...this story is tightly edited and all the more powerful for its brevity and focus
Some Spoilers -- Yet another WWII story (I know too many!). This one a true tale of chivalry in the air war in Germany. Using a single instance of a German fighter pilot aiding the crew of a crippled US bomber the author takes the opportunity to describe life in the German air force for those who were not Nazis. Telling the story of Franz Stigler, a Bavarian Catholic who served as a pilot we get the background on Hermann Goering’s air corps pilots, their esprit de corps, their life styles and their battles. The author opens with Franz’s love of civilian aviation and reluctant recruitment into the air force. He survives numerous crashes in Spain, Germany, and North Africa. He flies over 400 sorties for the air force and comes to question the purpose of the war. Remarkably he survives the war, the post war hardships in Germany and immigrates to Canada.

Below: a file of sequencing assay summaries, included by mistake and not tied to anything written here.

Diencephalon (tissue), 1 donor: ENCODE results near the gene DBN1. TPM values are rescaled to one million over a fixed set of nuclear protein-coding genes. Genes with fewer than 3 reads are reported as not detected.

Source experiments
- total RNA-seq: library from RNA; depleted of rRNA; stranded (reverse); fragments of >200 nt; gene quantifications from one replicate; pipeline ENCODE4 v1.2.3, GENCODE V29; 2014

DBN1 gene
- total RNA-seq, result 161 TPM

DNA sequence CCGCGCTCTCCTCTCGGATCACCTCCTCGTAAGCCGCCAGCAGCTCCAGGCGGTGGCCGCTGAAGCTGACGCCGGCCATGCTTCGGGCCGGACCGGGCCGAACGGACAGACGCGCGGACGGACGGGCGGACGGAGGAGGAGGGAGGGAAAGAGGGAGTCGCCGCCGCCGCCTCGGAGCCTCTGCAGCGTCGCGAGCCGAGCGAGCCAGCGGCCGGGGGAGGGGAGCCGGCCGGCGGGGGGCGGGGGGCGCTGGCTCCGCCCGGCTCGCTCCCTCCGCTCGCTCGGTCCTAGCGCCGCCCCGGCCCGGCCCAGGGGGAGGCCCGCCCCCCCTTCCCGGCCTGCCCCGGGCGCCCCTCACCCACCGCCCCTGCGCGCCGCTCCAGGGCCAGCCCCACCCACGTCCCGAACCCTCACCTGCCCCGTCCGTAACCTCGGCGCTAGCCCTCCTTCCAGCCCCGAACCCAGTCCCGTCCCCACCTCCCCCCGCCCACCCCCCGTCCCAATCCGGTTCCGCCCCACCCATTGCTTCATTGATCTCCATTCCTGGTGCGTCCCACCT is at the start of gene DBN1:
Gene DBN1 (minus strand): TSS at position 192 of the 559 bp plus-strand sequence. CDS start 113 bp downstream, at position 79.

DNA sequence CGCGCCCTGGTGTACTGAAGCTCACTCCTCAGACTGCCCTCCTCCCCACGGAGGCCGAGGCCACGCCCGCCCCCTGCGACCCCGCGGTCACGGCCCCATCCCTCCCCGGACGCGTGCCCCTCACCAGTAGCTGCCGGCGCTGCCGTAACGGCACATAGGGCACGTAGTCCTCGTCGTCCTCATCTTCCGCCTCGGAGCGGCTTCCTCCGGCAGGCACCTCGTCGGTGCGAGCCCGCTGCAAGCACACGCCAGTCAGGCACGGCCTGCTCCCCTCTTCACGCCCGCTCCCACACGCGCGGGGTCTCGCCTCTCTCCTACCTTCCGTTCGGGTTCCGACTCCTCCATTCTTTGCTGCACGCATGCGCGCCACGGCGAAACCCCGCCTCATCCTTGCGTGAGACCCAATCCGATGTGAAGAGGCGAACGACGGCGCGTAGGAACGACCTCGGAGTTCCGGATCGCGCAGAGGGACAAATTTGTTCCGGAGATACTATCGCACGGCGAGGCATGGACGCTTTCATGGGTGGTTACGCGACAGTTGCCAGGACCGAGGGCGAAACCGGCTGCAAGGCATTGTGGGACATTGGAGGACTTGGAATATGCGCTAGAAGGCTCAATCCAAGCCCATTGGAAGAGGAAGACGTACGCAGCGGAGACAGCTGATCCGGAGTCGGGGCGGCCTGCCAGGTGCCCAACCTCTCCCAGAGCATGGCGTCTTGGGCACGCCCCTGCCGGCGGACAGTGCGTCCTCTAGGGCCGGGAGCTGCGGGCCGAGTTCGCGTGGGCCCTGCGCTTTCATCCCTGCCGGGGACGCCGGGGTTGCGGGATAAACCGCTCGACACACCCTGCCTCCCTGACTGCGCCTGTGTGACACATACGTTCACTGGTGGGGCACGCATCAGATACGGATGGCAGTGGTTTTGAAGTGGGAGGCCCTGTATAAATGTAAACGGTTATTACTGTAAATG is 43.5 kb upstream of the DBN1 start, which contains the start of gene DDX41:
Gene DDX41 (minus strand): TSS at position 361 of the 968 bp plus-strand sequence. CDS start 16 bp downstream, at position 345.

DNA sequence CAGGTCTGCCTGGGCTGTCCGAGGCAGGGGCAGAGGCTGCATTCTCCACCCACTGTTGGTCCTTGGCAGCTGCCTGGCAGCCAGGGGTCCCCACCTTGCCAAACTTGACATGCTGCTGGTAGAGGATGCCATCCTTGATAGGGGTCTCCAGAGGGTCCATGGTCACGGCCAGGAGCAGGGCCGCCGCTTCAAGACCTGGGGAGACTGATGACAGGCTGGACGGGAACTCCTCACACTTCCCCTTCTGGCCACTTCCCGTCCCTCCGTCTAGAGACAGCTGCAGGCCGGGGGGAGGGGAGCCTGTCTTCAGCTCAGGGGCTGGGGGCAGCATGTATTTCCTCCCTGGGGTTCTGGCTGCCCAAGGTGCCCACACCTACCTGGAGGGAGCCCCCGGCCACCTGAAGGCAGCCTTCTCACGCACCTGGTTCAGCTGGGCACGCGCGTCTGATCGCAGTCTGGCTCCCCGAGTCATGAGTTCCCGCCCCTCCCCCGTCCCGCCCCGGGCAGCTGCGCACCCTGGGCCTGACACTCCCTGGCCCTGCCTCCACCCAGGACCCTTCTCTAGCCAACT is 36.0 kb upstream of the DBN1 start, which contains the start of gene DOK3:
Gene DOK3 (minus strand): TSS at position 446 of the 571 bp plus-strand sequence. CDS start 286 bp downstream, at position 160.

The US pilot in the story, Charlie Brown, is younger than Stigler and much less experienced than him when their paths cross in the skies over Holland. But Charlie has many of the same experiences as Stigler, dealing with fear, a sense of despair and the strong feeling he won’t survive the war.
I won’t tell the tale of their encounter because the author does it much better than I could, but it is a great story. The author (an extraordinarily lucky man to find all of the key players alive and willing to be interviewed 50 years later) does a good job of interweaving the two stories. The events that brought both pilots together 50 years later are almost as good as the original story. This story is tightly edited and all the more powerful for its brevity and focus. It continues to fascinate me that we can motivate young men (and women) to put their lives on the line in the way these two gentlemen did. A great story that would bring up a number of interesting discussions for a book club.
I read a kindle edition of this book and again am unhappy with nonfiction on the kindle. The images provided are awful and the documents shown are unreadable. Come on guys at least provide a link to some good images if you can’t get them on the kindle. No more nonfiction on the kindle for me!
I read a copy of this book that I bought